Crews have been working on an extension to Lark Street, which involves expanding the road from North State of Franklin Road to West Market Street, since earlier this year. The newly expanded road will cut through Optimist Park, across the former animal shelter property on Sells Avenue and connect with West Market Street beside the Boys and Girls Club.
The Tennessee Department of Transportation awarded the project to Summers-Taylor Inc. at a cost of about $3.1 million, which includes city expenses. The contract is for the grading, drainage and paving of the roadway. Johnson City voted in March 2018 to spend about $731,000 on curbs, gutters, sidewalks and a drainage system.
TDOT spokesperson Mark Nagi said the project is a little more than halfway complete, about 53.3% to be precise, and has a due date of May 31, 2020.
According to earlier Johnson City Press reporting, the state is financing the project through TDOT’s State Industrial Access Program, which the agency says on its website provides funding and technical assistance to new and expanding industries in the state. Public Works Director Phil Pindzola said the city is covering everything not considered an eligible expense under that grant program.
The newly expanded Lark Street will serve Clinical Management Concepts, which sits at 525 N. State of Franklin Road. According to a Press article published in September 2012, the owner of Clinical Management Concepts, Guy Wilson, had requested the access road via Lark Street to help with truck traffic at the facility.
Johnson City Mayor Jenny Brock said Wednesday the expansion will take some of the burden off the intersection of West Market Street and State of Franklin, helping traffic flow.
Brock said it will also provide additional access to the shopping center on the corner of that intersection, where Publix is planning a new store, and will open up new opportunities for development for a roughly 12 acre plot of city-owned land on West Market Street. That plot used to be home to the Washington County/Johnson City Animal Shelter, which had an address at 525 Sells Ave. before it moved to North Roan Street.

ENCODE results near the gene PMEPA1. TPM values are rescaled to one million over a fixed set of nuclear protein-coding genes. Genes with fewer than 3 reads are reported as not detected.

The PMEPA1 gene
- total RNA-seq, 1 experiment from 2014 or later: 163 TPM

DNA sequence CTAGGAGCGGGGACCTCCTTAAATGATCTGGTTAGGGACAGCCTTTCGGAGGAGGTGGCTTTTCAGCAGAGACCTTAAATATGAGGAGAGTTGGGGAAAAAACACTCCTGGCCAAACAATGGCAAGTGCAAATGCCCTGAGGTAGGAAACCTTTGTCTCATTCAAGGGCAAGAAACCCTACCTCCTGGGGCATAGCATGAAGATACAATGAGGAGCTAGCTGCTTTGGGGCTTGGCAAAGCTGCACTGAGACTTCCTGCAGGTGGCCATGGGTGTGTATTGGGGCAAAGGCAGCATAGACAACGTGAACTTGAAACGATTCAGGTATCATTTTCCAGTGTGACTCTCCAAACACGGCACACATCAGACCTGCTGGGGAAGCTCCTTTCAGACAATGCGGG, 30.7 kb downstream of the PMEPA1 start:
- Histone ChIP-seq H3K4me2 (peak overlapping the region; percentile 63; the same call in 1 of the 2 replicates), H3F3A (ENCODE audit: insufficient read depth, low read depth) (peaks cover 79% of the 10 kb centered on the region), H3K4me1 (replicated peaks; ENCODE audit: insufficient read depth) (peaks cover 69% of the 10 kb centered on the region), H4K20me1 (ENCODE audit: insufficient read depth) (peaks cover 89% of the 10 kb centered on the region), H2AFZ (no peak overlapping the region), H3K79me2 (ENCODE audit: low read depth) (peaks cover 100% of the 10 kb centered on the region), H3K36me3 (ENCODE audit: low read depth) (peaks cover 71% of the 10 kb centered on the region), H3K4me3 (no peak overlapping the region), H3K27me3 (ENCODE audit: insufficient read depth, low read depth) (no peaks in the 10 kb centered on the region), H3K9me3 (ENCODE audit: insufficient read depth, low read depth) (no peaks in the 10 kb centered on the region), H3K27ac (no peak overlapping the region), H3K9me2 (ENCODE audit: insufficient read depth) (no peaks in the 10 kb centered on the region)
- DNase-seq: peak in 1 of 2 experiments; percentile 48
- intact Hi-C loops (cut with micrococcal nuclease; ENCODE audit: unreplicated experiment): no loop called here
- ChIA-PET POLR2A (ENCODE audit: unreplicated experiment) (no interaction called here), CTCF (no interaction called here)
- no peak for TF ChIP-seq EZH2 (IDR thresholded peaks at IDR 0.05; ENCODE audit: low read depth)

First discussed in January 2012, the Lark Street extension project encountered a few obstacles that it had to overcome before work could move forward: City leaders had to wait for the the relocation of the animal shelter, reconfigure the recreational fields at the Boys and Girls Club to make room for the road, and transfer a federal designation on Optimist Park, which restricted the use to outdoor recreation, to another city-owned property.
“It has taken a long time,” Brock said, “but I think a lot of it was just a variety of red tape we had to deal with through state and federal agencies, but we’re happy it’s underway.”
The city has since transferred that federal designation at Optimist to the Keefauver Farm, a 52 acre plot of land that the city purchased in 2009. The city is now trying to transfer that federal designation again — this time moving it to a 37 acre plot of land on the Bristol Highway that the city purchased in 2018.
Pindzola said the Lark Street expansion project is part of a master plan for the area designed to open up potential for growth in unused acreage.